eISSN: 1644-4124
ISSN: 1426-3912
Central European Journal of Immunology
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vol. 48
Experimental immunology

Anticitrullinated antibodies recognize rheumatoid arthritis associated T-cell epitopes modified by bacterial L-asparaginase

Tsvetelina Batsalova
Ivanka Teneva
Krum Bardarov
Dzhemal Moten
Balik Dzhambazov

Faculty of Biology, Paisii Hilendarski University of Plovdiv, Plovdiv, Bulgaria
InoBioTech Ltd, Sofia, Bulgaria
Cent Eur J Immunol 2023; 48 (3): 174-188
Online publish date: 2023/09/21
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Citrullinated proteins and anti-citrullinated protein antibodies (ACPAs) play an important role in the pathogenesis of rheumatoid arthritis (RA). It has been suggested that during inflammation or dysbiosis, bacteria could initiate production of ACPAs. Most patients with RA are seropositive for ACPAs, but these antibodies have overlapping reactivity to different posttranslational modifications (PTMs). For initiation and development of RA, T lymphocytes and T cell epitopes are still required. In this study, we evaluated the ability of bacterial L-asparaginase to modify RA-related T cell epitopes within type II collagen (CII259-273 and CII311-325), as well as whether these modified epitopes are recognized by ACPAs from RA patients. We included 12 patients with early RA and 11 healthy subjects selected according to predefined specific criteria. LC-MS/MS analyses revealed that the bacterial L-asparaginase can modify investigated T cell epitopes. ELISA tests showed cross-reactivity of ACPA positive sera from early RA patients towards the enzymatically modified immunodominant T cell epitopes within type II collagen (CII), but not to the modified irrelevant peptides. These data suggest that the cross-reactive ACPAs recognize the “carbonyl-Gly-Pro” motif in CII. Moreover, the T cell recognition of the modified major immunodominant T cell epitope Gal264-CII259-273 was not affected. This epitope was still able to activate autoreactive T cells from early RA patients. It is likely that such modifications are the missing link between the T cell priming and the development of anti-modified protein antibodies (AMPAs). Our results provide additional information on the etiology and pathogenesis of RA.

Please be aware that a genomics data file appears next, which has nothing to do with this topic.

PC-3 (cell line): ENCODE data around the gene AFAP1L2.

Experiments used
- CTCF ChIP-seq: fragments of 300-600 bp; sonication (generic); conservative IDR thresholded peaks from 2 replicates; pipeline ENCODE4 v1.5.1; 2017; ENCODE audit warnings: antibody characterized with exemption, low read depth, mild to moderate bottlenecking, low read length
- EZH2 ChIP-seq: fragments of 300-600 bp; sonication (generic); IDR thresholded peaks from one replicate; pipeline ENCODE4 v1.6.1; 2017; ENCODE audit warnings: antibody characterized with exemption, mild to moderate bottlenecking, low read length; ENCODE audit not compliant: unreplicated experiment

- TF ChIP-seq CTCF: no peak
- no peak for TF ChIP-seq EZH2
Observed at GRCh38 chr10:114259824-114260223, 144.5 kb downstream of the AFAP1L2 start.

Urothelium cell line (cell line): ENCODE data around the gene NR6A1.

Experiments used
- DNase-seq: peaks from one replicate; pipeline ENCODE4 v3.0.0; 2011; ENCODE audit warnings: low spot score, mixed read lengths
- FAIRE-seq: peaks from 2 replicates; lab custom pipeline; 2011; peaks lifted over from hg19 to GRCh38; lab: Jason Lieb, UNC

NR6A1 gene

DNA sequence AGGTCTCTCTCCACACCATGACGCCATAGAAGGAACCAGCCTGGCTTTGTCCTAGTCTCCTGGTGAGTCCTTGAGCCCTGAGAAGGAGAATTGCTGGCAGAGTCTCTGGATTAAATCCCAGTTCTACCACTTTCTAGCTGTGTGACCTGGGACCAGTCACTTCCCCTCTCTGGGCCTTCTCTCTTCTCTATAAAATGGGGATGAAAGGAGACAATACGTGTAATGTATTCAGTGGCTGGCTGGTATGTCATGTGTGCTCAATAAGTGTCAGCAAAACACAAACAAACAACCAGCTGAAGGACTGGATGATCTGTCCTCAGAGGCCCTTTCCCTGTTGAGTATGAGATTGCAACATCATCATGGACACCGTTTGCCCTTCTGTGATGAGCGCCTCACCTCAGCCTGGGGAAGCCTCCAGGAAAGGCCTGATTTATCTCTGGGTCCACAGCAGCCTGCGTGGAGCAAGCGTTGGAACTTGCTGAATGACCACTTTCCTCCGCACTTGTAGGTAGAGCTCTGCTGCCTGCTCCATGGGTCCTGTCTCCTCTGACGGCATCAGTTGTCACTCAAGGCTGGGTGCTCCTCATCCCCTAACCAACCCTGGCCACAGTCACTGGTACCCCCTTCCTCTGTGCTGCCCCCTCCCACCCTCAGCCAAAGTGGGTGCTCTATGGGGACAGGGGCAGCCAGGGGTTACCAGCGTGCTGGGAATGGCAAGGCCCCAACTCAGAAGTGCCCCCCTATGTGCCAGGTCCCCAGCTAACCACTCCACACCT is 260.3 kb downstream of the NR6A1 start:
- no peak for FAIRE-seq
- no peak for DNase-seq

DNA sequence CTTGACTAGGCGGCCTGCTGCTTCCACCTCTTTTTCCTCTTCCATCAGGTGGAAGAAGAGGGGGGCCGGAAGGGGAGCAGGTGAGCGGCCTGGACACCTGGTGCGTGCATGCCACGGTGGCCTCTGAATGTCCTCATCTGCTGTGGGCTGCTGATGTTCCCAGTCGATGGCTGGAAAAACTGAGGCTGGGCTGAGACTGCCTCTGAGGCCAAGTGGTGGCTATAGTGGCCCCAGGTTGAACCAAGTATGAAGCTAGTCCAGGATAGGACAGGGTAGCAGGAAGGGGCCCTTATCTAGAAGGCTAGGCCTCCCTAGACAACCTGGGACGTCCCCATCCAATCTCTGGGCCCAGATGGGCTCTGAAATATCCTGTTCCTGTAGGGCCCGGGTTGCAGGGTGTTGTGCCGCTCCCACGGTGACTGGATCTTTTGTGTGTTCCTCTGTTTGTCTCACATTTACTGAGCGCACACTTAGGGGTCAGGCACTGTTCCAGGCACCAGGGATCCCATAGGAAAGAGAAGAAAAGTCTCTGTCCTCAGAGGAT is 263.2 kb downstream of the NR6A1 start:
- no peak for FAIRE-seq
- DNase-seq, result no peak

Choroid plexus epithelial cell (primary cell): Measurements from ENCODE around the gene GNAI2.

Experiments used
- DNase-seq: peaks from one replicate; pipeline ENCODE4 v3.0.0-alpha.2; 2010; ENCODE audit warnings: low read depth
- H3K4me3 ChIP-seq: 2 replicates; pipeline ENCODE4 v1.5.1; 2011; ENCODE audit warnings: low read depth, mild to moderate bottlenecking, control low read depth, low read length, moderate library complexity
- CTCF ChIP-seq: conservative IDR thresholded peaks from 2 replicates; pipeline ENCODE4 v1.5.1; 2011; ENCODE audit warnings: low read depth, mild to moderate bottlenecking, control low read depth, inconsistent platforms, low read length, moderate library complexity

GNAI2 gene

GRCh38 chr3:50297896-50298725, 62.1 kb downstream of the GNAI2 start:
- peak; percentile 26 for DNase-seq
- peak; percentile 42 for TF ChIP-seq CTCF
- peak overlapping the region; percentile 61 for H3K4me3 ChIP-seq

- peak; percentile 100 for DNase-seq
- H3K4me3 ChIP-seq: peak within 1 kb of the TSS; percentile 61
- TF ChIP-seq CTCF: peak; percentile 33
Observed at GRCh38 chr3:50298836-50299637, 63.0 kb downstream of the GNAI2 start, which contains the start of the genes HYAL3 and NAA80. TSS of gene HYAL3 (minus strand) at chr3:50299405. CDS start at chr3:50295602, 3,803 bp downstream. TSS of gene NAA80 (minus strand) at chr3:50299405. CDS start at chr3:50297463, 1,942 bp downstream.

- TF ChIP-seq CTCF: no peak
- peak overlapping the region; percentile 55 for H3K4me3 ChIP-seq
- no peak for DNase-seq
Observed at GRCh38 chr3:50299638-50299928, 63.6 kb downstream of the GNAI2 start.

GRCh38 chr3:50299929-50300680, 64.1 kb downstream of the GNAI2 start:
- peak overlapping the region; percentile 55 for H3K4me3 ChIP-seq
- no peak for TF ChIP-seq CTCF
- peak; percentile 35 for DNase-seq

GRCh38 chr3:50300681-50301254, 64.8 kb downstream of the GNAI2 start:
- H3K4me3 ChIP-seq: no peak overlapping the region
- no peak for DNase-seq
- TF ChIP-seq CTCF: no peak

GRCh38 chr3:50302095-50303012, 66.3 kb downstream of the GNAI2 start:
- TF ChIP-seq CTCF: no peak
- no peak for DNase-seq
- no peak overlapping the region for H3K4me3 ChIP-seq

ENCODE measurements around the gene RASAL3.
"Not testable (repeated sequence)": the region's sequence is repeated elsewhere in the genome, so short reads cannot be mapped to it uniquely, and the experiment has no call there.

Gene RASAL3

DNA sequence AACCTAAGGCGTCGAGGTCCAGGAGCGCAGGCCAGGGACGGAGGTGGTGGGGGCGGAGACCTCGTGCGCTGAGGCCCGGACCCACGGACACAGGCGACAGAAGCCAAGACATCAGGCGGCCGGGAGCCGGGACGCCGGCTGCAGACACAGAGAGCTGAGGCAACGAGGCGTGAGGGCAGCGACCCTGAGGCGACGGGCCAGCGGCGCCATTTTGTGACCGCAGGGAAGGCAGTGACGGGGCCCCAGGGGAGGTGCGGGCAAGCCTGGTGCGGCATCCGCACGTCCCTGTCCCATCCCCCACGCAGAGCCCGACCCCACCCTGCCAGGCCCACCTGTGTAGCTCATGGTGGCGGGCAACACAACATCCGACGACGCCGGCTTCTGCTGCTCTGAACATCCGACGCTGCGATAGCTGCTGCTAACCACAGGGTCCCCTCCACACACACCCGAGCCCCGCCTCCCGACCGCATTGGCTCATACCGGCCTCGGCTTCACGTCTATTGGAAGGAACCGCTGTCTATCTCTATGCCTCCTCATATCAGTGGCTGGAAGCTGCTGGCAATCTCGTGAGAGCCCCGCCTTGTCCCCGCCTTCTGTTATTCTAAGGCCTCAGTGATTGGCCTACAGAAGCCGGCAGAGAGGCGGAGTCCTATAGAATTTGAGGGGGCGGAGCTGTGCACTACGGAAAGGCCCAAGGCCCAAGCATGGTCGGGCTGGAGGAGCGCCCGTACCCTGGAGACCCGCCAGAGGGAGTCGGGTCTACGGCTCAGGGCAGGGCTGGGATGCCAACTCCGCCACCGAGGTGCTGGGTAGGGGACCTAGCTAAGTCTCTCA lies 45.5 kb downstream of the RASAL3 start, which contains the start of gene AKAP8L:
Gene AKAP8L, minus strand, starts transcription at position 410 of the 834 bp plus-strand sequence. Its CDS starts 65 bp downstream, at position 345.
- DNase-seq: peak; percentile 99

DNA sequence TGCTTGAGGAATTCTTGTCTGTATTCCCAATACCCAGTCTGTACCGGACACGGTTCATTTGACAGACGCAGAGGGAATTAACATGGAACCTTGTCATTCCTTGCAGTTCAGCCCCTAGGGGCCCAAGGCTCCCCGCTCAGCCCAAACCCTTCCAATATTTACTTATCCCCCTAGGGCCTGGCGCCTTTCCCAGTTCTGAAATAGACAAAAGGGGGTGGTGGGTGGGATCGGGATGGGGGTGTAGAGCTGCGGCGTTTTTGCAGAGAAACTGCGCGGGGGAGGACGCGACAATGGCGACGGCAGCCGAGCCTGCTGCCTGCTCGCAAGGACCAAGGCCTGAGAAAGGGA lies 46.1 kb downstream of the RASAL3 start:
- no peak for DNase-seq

rheumatoid arthritis, pathogenesis, L-asparaginase, type II collagen, T-cell epitopes, posttranslational modifications, anti-citrullinated protein antibodies (ACPAs)

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